29 Jul 2019

Human Rights Commissioner calls for better inclusion of muslims in Mosque attack inquiry

10:30 am on 29 July 2019

The Chief Human Rights Commissioner is urging the Royal Commission of Inquiry into the Attack on Christchurch Mosques to ramp up its efforts to include the Muslim community in its work.

A group of students sing in front of flowers left in tribute to victims of Friday's attacks at the Botanical Garden in Christchurch.

A group of students singing at the Botanical Gardens in Christchurch on 19 March to pay tribute to the victims of the mosque attacks. Photo: AFP or licensors

The top-level inquiry, headed by Justice Sir William Young and former diplomat Jacqui Caine, is investigating the accused gunman and his activities before 15 March, as well as the role of New Zealand's security agencies.

The Commissioner, Paul Hunt, said members of Muslim communities were continuing to express their concerns about their lack of inclusion in the Inquiry.

"We therefore urge the Royal Commission to increase its efforts to include the Muslim community in the Inquiry, especially in Christchurch."

Mr Hunt said the recent orders from the Commission constrained what he could say publicly about his communications with the Inquiry.

But he said he had serious reservations about the extent and scope of the extensive suppression orders blanketing the Commission's work, and their effect on the transparency of its process.

Mr Hunt was asking the Inquiry to reconsider the scope of the suppression orders as he said they "impact upon the principle of open justice."

Human Rights Commissioner Paul Hunt

Human Rights Commissioner Paul Hunt. Photo: Supplied

Last week the Royal Commission extended the extensive suppression orders blanketing the Inquiry to cover every single government agency and crown entity.

In May, when the commission started gathering evidence, it ordered all evidence and submissions made by nine government agencies (including the GCSB, Customs and the Department of the Prime Minister and Cabinet) to be kept secret for the foreseeable future.

It also ordered all correspondence between those agencies and the Commission to be kept private.

On Wednesday the commission added more than 200 government agencies, crown entities and departments to the list, regardless of whether they end up providing evidence to the inquiry, or not. They include the Department of Internal Affairs, Antarctica New Zealand, Te Papa, City Rail Link and RNZ.

The order will be reviewed, but it is unclear when that will happen.

The commission said it was very conscious of the grief and pain felt within Muslim communities and it's their sincere wish not to contribute further to that pain.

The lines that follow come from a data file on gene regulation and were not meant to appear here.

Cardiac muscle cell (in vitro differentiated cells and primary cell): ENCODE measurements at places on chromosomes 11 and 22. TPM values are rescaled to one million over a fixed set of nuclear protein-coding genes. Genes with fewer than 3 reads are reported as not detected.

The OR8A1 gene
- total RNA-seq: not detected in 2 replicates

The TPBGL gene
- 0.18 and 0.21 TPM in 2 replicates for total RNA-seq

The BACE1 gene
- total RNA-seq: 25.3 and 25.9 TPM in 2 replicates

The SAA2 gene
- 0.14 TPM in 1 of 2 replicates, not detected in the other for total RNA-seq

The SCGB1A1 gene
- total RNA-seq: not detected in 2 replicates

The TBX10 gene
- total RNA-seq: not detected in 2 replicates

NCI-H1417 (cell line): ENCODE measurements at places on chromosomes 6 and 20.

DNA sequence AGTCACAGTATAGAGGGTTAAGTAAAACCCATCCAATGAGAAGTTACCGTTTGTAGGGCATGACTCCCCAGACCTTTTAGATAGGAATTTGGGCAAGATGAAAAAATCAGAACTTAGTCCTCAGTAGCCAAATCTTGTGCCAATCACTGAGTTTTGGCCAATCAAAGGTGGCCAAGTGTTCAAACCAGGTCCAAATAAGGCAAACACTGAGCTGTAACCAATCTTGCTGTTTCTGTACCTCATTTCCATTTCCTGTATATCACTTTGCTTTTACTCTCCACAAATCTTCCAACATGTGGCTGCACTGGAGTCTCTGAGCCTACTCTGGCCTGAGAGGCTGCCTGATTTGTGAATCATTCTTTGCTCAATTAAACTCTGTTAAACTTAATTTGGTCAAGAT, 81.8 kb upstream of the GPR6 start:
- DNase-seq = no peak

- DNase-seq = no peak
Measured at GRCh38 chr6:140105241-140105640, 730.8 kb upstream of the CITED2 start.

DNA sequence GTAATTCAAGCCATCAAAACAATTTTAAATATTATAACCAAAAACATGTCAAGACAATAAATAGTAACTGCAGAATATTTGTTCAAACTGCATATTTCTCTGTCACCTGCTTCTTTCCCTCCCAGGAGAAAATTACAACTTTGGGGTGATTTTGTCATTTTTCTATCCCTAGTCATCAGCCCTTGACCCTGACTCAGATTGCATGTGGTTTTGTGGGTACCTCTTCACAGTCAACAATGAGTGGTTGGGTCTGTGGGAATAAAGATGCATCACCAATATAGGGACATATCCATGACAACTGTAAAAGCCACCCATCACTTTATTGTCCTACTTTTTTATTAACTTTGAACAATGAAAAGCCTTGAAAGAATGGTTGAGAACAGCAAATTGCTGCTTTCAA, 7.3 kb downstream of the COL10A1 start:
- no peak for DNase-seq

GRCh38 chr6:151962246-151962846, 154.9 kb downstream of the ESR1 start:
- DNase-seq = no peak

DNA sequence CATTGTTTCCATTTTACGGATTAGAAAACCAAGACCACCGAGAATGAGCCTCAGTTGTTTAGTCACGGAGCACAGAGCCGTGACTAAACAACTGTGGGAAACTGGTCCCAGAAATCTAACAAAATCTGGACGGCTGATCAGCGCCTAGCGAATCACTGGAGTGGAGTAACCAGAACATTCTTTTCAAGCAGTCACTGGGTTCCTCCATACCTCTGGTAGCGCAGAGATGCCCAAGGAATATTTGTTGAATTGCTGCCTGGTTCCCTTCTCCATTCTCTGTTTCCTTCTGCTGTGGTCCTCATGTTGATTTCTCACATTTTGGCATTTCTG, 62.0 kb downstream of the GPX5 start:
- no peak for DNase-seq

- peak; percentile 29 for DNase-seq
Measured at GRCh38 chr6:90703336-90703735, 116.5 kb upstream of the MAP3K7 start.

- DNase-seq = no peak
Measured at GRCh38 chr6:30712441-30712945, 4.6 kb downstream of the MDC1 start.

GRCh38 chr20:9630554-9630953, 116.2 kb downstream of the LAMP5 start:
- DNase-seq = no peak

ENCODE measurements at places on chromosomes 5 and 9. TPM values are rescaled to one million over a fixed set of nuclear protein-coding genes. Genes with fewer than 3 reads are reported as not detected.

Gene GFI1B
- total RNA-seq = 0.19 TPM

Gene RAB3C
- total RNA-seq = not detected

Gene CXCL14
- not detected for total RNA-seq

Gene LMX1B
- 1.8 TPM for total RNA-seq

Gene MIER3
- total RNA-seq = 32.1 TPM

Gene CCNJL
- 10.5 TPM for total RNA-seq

A spokesperson for the Royal Commission of Inquiry said it began community engagement in May with initial meetings in Christchurch with Muslim religious leaders, leaders of Muslim NGOs, Ngāi Tahu leaders and the Mayor of Christchurch City.

"At the heart of our work and thoughts are the 51 people who lost their lives in Christchurch; and the relatives, friends and fellow Muslims who grieve them.

"The Royal Commission team is working hard to engage with Muslim communities while being careful to respect the families who are still grieving, the privacy of individuals and families, as well as Muslim events and practices like the iddah grieving period, Ramadan and the upcoming Hajj.

"We're also conscious of the range of perspectives among people of Muslim faith from many different backgrounds and ethnicities, and these complexities must be treated sensitively and with respect."

Since beginning community engagement the Inquiry has brought in a "full team of community engagement experts", with diverse backgrounds, skills and experiences, the Inquiry spokesperson says.

"These include an understanding of Muslim communities, refugees, race relations, social exclusion, and dealing with trauma and grief.

"With the team on board we'll be strengthening our efforts and broadening our reach further ... we will continue to meet with Muslim communities. We welcome all advice on how best to do this."

Last week former Race Relations Commissioner Joris De Bres told Morning Report he was invited to meet with the Inquiry, but declined the offer because he thinks the victims and their communities are not being given enough consideration and support.

Mr De Bres said the extension of the suppression orders was the last straw for him and he wants assurances about transparency, because people cannot scrutinise what agencies are saying if their submissions are suppressed.

He said Islamic organisations have been given only small amount of assistance to gather and present information, and to question others.

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